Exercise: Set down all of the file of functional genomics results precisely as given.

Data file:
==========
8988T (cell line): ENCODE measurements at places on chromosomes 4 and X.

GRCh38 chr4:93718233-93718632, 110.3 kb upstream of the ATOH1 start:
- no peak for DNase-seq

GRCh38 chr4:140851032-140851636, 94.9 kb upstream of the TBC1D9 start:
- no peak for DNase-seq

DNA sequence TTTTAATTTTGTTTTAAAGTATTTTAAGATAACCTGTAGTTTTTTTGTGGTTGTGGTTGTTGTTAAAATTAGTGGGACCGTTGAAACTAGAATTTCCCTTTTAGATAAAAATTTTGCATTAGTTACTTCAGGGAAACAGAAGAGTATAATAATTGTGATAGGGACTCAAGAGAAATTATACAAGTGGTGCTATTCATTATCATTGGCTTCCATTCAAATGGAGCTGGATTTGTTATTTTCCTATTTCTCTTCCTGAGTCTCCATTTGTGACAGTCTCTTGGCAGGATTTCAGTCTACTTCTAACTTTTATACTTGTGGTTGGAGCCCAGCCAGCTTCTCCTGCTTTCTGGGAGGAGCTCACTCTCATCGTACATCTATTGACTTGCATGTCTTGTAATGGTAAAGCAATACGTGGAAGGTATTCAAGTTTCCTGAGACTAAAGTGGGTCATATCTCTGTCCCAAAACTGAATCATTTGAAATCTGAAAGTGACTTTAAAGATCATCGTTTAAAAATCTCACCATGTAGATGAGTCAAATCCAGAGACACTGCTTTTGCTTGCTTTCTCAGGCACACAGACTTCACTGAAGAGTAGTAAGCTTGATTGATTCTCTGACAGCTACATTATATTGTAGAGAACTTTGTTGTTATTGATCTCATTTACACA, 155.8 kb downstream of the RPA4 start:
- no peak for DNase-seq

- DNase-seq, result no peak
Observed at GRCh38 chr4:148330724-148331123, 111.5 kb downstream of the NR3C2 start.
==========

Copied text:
8988T (cell line): ENCODE measurements at places on chromosomes 4 and X.

GRCh38 chr4:93718233-93718632, 110.3 kb upstream of the ATOH1 start:
- no peak for DNase-seq

GRCh38 chr4:140851032-140851636, 94.9 kb upstream of the TBC1D9 start:
- no peak for DNase-seq

DNA sequence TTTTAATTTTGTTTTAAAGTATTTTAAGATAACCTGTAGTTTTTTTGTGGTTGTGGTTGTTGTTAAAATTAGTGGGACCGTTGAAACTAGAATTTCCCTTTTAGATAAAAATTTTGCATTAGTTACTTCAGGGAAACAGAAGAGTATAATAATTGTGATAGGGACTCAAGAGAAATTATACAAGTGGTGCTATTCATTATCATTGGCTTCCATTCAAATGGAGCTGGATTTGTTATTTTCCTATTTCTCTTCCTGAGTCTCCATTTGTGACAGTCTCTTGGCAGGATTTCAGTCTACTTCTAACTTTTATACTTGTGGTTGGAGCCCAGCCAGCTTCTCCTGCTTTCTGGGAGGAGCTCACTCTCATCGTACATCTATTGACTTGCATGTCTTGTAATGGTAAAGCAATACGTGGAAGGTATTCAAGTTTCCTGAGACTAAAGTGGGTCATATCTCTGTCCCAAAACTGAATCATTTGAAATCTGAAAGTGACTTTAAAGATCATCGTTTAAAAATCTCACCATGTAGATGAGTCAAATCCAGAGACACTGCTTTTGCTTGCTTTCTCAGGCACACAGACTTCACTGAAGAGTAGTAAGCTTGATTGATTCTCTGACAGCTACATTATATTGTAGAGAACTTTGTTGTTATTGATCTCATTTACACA, 155.8 kb downstream of the RPA4 start:
- no peak for DNase-seq

- DNase-seq, result no peak
Observed at GRCh38 chr4:148330724-148331123, 111.5 kb downstream of the NR3C2 start.